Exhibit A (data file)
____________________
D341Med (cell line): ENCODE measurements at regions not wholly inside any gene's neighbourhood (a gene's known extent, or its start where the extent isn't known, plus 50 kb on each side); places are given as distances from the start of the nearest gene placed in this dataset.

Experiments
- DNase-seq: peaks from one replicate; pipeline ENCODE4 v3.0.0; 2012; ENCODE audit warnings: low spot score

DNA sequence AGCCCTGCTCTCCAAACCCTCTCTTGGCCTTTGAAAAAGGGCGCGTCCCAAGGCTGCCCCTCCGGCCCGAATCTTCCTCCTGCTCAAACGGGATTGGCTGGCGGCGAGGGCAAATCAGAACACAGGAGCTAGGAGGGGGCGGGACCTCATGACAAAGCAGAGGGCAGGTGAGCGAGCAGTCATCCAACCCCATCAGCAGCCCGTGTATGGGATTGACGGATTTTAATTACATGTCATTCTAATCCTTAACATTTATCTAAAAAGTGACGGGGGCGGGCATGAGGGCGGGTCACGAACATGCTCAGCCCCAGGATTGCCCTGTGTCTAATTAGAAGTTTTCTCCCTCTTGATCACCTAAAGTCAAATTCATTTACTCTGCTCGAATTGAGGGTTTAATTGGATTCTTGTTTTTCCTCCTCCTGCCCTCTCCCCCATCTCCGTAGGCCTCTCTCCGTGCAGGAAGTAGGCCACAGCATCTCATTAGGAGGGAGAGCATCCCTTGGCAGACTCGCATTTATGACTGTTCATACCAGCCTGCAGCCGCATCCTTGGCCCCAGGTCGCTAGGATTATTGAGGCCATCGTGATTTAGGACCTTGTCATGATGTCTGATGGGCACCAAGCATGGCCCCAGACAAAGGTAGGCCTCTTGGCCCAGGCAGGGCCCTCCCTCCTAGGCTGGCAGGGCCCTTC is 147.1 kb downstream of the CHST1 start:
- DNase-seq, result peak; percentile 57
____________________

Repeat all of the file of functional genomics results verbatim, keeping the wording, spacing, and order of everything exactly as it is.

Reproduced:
D341Med (cell line): ENCODE measurements at regions not wholly inside any gene's neighbourhood (a gene's known extent, or its start where the extent isn't known, plus 50 kb on each side); places are given as distances from the start of the nearest gene placed in this dataset.

Experiments
- DNase-seq: peaks from one replicate; pipeline ENCODE4 v3.0.0; 2012; ENCODE audit warnings: low spot score

DNA sequence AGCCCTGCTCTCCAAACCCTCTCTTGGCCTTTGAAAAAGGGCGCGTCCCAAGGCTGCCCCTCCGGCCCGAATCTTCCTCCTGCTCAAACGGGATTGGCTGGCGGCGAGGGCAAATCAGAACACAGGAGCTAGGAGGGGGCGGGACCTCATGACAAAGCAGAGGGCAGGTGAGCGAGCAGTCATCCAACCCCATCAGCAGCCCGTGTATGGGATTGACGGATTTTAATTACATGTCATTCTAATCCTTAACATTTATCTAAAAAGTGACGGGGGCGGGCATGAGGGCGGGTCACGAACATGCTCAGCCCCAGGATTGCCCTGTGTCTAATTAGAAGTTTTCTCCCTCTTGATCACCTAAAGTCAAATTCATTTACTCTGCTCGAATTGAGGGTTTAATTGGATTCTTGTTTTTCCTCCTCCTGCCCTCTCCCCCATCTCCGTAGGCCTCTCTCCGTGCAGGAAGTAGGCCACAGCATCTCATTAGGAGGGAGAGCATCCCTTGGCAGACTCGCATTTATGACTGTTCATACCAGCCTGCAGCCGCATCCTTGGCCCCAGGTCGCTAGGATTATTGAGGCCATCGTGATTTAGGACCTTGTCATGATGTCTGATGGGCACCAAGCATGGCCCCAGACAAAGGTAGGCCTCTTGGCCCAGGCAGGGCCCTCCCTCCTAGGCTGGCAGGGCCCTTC is 147.1 kb downstream of the CHST1 start:
- DNase-seq, result peak; percentile 57